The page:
Alaskan governor makes changes to AGDC board

Alaskan governor makes changes to AGDC board

Alaska governor Michael Dunleavy has made changes to the board of the Alaska Gasline Development Corporation (AGDC), the company in charge of developing the Alaska liquefied natural gas (LNG) project. 

Governor Dunleavy (Image courtesy of

Governor Dunleavy named department of labor commissioner Tamika Ledbetter and department of environmental conservation commissioner Jason Brune to serve as State of Alaska department-level appointees to the AGDC board.

Doug Smith and Dan Coffey, both of Anchorage, were also named to replace outgoing board members Hugh Short of Girdwood and Joey Merrick of Eagle River. Short and Merrick were both notified of their dismissal from the AGDC board earlier, a statement by the governor says.

“Alaskans have long focused on the benefits of reduced energy costs, bringing our rich energy resources to market and monetizing our North Slope gas. Today’s announcement continues those goals, while putting in place the personnel to make diligent review of the project,” said Dunleavy.

AGDC is governed by a seven-member board of directors, five public members and two principal department heads of the State of Alaska. New members of the board will join AGDC board members Dave Cruz of Palmer, David Wight of Anchorage, and Warren Christian of North Pole.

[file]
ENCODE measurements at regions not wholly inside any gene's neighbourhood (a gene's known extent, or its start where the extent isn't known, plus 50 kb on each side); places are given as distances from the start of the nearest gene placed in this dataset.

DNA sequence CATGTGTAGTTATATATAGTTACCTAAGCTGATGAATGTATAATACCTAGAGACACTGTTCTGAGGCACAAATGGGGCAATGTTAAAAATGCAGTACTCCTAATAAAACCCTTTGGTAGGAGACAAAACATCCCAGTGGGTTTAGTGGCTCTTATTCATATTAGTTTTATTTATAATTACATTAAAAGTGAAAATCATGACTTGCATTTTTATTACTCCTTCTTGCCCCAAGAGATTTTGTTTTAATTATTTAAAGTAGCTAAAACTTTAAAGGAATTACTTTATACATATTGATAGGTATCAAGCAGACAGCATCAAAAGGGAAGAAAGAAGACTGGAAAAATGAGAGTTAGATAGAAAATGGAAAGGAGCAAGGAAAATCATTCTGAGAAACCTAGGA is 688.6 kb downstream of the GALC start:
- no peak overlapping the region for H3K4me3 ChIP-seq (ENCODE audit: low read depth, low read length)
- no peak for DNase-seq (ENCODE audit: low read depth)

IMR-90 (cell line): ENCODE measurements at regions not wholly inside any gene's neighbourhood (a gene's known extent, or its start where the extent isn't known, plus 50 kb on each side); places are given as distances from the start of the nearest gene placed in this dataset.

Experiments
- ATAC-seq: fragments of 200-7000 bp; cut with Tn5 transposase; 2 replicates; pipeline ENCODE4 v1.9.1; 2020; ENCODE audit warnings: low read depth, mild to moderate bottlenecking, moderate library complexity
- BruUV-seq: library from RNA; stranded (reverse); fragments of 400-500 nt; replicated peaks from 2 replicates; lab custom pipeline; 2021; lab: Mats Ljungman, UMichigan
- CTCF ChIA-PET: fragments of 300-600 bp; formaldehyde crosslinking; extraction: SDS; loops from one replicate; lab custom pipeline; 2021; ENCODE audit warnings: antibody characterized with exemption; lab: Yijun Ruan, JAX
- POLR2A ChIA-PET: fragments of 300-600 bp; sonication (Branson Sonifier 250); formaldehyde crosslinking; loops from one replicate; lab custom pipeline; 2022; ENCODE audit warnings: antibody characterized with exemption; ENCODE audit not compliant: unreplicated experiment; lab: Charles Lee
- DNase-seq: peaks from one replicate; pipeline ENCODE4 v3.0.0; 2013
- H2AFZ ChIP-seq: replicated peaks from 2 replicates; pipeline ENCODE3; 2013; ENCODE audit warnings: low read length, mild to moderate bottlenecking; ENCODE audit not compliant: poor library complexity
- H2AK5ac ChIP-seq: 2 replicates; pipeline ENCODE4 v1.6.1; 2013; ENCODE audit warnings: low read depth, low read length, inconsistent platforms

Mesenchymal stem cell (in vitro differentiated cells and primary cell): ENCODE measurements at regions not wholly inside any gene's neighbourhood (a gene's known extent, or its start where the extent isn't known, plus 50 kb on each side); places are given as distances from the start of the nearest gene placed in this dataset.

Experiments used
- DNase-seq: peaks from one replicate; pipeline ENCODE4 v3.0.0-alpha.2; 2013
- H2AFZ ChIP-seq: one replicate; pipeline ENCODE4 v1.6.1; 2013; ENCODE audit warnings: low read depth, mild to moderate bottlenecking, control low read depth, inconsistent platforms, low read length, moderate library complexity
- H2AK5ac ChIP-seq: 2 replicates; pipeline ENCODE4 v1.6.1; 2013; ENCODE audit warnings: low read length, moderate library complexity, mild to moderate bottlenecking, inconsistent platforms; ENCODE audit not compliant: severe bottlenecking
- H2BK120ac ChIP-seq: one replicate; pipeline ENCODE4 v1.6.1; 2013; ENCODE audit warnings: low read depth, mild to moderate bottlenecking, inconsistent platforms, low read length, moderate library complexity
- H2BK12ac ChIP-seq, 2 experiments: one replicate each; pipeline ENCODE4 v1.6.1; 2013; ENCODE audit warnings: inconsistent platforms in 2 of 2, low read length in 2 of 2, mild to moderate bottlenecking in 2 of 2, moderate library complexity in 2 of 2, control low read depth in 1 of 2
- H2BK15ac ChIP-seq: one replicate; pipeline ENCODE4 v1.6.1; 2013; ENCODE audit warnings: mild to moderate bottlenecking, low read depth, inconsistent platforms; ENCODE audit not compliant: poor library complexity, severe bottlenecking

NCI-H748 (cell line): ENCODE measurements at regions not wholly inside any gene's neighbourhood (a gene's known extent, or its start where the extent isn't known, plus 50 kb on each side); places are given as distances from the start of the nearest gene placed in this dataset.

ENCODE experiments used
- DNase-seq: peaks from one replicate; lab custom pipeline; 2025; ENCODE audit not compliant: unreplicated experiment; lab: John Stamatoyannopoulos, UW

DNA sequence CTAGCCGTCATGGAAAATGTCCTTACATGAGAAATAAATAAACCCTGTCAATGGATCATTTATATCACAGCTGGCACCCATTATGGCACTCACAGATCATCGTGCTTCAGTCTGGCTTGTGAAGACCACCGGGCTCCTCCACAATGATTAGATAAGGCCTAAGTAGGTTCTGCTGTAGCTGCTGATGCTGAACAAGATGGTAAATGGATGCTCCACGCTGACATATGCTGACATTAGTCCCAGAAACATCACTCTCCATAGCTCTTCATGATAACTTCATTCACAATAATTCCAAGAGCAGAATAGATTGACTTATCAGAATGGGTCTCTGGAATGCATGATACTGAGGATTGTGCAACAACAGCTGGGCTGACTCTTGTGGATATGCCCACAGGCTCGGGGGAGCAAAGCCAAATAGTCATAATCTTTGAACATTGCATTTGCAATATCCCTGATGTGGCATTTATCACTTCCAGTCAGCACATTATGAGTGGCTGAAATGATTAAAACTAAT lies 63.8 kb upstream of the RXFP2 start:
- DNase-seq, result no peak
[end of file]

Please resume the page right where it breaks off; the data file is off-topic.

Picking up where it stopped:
AGDC has taken leadership of the project at the end of 2016. Partners in Alaska LNG are ExxonMobil, BP and ConocoPhillips.

The partners are looking to commercialize Alaska’s North Slope natural gas resources through proposed facilities including a liquefaction facility in the Nikiski area on the Kenai Peninsula.

Other facilities include an 800-mile large diameter pipeline, up to eight compression stations, at least five take-off points for in-state gas delivery, a gas treatment plant located on the North Slope and transmission lines to transport gas from Prudhoe Bay and Point Thomson to the gas treatment plant.

The project is designed to export up to 20 million metric tons of liquefied natural gas per year and the construction works are expected to start this year.